It shouldn’t have come as a shock when I looked in the rearview mirror to see Natalie anxiously picking her top lip as I pulled out of the driveway one morning. As she pinched that tiny piece of fragile skin with wide eyes, I could practically read her mind: Mommy’s mad. Mommy’s tired. Mommy’s stressed.

But there was more. I could practically hear how a young child would interpret her mother’s unhappiness: Mommy’s mad at me. Mommy’s tired because of me. Mommy’s stressed because of something I did.

All at once, I could no longer deny the damage my negative approach to life was having on my family.

All the excuses I made for being harsh and direct, for constant faultfinding, and for being in a foul mood suddenly held no credibility.

While choosing to emphasize every “problem” of my blessed life, I’d funneled my discontent straight into my daughter’s once joyful heart and spirit. The pain on her face was a direct reflection of the expression I wore on mine.

I said a tearful prayer right then and there asking God to show me one small step I could take to bring back our lost joy.

A few days later we were just leaving our neighborhood to head to school. As usual, I’d corralled everyone into the car in a frenzied rush.

But instead of barking orders and slamming doors, I remained calm in light of my earlier prayer.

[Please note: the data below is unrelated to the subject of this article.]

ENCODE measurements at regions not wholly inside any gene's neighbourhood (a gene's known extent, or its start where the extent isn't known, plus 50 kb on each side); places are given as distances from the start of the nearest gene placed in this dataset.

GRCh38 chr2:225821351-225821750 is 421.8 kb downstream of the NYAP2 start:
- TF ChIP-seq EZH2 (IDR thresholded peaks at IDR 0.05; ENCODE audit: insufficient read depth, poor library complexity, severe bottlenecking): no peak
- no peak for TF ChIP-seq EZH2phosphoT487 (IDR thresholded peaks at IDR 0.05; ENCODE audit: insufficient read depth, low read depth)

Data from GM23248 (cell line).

“Look up,” a little voice inside me urged. I took my foot off the gas pedal and leaned forward to peer through my windshield.

As far as my eyes could see, the sky was filled with a million little white clouds. It was as if a heavenly baker had taken an icing bag and decorated the sky, one sweet puff at a time.

I pulled the car over to show my daughters what it looked like when the morning sky decided to stay in bed, covering itself in an ivory quilt stitched by divine hands. “Look up,” I said repeating the same words I’d heard a few minutes before.

Both girls looked up in unison.

Natalie let out a little gasp. “I love it! I love it!” she exclaimed as if I’d just presented her with the ladybug Pillow Pet she’d been eyeing for six months. Avery clasped her hands together and let out a joyful squeal.

I decided this unusual sky was a sight worth capturing. As I placed my camera at just the right angle, I found myself letting out a little gasp, just as my daughter had moments before.

There at the forefront of this magnificent sea of clouds was the most perfect little handprint on the glass. Knowing her mother liked things clean and tidy, Natalie asked, “Are you going to wipe the hand off, Mama?”

“No,” I shook my head trying not to cry. “Never,” I whispered knowing something life changing was taking place in that moment.

As my daughters looked up and marveled at the handprint against a backdrop of floating clouds, I noticed all our faces matched.

We were all smiling. Smiling.